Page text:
Internet History

Year Event
1961 Leonard Kleinrock publishes his first paper entitled "Information Flow in Large Communication Nets" is published May 31, 1961.
1962 Leonard Kleinrock releases his paper talking about packetization.
1962 Paul Baran suggests transmission of data using fixed size message blocks.
1962 J.C.R. Licklider becomes the first Director of IPTO and gives his vision of a galactic network.
1964 Baran publishes reports "On Distributed Communications."
1964 Leonard Kleinrock publishes his first book on packet nets entitled Communication Nets: Stochastic Message Flow and Design.
1965 Lawrence G. Roberts with MIT performs the first long distant dial-up connection between a TX-2 computer in Massachusetts and Tom Marill with a Q-32 at SDC in California.
1965 Donald Davies coins the word "Packet."
1966 Lawrence G. Roberts and Tom Marill publish a paper about their earlier success at connecting over dial-up.
1966 Robert Taylor joins ARPA and brings Larry Roberts there to develop ARPANET.
1967 Donald Davies creates 1-node NPL packet net.
1967 Wes Clark suggests use of a minicomputer for network packet switch.
1968 Doug Englebart publicly demonstrates Hypertext on December 9, 1968.
1968 The first Network Working Group (NWG) meeting is held.
1968 Larry Roberts publishes ARPANET program plan on June 3, 1968.
1968 First RFP for a network goes out.
1968 UCLA is selected to be the first node on the Internet as we know it today and serve as the Network Msmnt Center.
1969 Steve Crocker releases RFC #1 on April 7, 1979 introducing the Host-to-Host and talking about the IMP software.
1969 UCLA puts out a press release introducing the public to the Internet on July 3, 1969.
1969 On August 29, 1969 the first network switch and the first piece of network equipment (called "IMP", which is short for Interface Message Processor) is sent to UCLA.
1969 On September 2, 1969 the first data moves from UCLA host to the IMP switch.
1969 CompuServe, the first commercial online service, is established.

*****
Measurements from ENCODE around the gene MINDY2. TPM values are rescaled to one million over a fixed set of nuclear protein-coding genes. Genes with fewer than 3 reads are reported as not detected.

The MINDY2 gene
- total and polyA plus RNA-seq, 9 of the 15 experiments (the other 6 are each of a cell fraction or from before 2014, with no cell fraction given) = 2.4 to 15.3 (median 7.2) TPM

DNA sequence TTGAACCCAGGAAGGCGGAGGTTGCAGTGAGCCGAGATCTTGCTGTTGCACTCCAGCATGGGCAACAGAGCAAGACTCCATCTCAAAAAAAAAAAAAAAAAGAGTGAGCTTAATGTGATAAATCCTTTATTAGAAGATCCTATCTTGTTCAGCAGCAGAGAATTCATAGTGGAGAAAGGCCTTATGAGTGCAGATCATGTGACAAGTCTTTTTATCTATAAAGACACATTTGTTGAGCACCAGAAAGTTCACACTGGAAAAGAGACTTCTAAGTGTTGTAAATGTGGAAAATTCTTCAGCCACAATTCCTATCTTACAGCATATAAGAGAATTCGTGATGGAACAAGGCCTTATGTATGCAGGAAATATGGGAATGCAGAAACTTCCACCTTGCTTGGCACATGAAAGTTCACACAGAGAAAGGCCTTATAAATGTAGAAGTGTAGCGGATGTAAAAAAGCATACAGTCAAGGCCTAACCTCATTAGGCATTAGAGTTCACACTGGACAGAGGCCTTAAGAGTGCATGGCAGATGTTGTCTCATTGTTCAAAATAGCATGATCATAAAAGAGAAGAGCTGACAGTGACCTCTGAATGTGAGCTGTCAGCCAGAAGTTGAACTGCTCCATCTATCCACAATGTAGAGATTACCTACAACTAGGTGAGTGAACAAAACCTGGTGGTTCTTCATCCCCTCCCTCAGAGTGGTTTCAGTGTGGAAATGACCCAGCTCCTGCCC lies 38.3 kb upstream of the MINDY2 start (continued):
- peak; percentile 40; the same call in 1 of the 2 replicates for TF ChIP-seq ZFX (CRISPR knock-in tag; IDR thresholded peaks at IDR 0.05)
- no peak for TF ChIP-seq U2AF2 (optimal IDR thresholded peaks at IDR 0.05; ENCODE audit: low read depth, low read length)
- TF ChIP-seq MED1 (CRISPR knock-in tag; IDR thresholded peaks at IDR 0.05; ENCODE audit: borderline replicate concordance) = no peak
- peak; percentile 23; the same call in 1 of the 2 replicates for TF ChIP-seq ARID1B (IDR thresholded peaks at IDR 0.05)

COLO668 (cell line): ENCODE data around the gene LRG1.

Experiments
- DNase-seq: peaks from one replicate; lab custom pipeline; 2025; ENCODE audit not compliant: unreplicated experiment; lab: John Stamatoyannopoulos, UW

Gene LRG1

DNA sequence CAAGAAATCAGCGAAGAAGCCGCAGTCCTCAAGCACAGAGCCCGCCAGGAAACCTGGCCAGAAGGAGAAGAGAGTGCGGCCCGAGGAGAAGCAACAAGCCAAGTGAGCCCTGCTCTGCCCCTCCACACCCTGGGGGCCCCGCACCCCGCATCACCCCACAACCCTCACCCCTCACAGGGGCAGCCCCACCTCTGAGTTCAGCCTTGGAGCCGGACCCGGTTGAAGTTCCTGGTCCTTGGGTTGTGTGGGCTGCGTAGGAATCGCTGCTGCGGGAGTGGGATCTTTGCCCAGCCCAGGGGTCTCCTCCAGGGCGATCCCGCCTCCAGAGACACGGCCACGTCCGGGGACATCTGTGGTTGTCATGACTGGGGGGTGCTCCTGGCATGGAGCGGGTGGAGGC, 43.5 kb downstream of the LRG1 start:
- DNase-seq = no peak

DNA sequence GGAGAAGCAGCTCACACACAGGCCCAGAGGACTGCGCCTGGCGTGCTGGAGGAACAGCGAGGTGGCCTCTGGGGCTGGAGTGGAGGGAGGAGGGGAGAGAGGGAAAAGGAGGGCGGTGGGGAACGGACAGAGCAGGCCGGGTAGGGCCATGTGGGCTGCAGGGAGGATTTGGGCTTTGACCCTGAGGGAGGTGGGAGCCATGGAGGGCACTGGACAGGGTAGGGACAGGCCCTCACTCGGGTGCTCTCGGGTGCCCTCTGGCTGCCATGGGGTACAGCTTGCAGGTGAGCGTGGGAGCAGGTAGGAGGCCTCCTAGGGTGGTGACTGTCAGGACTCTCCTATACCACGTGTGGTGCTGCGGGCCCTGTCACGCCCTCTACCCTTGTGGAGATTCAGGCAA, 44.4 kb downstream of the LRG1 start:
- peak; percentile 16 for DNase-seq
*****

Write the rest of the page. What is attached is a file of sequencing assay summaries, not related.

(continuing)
1970 Steve Crocker and UCLA team releases NCP.
1972 Ray Tomlinson introduces network e-mail, the first messaging system to send messages across a network to other users.
1972 First public demo of ARPANET.
1972 Norm Abramson' Alohanet connected to ARPANET: packet radio nets.
1973 Vinton Cerf and Robert Kahn design TCP during 1973 and later publish it with the help of Yogen Dalal and Carl Sunshine in December of 1974 in RFC 675.
1973 ARPA deploys SATNET the first international connection.
1973 Robert Metcalfe creates the Ethernet at the Xerox Palo Alto Research Center (PARC).
1973 The first VoIP call is made.
1978 TCP splits into TCP/IP driven by Danny Cohen, David Reed, and John Shoch to support real-time traffic. This allows the creation of UDP.
1978 John Shoch and Jon Hupp at Xerox PARC develop the first worm.
1981 BITNET is founded.
1983 ARPANET standardizes TCP/IP.
1984 Paul Mockapetris and Jon Postel introduce DNS.
1986 Eric Thomas develops the first Listserv.
1986 NSFNET is created.
1986 BITNET II is created.
1988 First T-1 backbone is added to ARPANET.
1988 Bitnet and CSNET merge to create CREN.
1990 ARPANET replaced by NSFNET.
1990 The first search engine Archie, written by Alan Emtage, Bill Heelan, and Mike Parker at McGill University in Montreal Canada is released on September 10, 1990
1991 Tim Berners-Lee introduces WWW to the public on August 6, 1991.
1991 NSF opens the Internet to commercial use.
1992 Internet Society formed.
1992 NSFNET upgraded to T-3 backbone.
1993 The NCSA releases the Mosaic browser.
1995 The dot-com boom starts.
1995 The first VoIP software (Vocaltec) is released allowing end users to make voice calls over the Internet.
1996 Telecom Act deregulates data networks.
1996 More e-mail is sent than postal mail in USA.
1996 CREN ended its support and since then the network has cease to exist.
1997 Internet2 consortium is established.
1997 IEEE releases 802.11 (WiFi) standard.
1998 Internet weblogs begin to appear.
1999 Napster starts sharing files in September of 1999.
2000 The dot-com bubble starts to burst.
2003 January 7, 2003 CREN's members decided to dissolve the organization.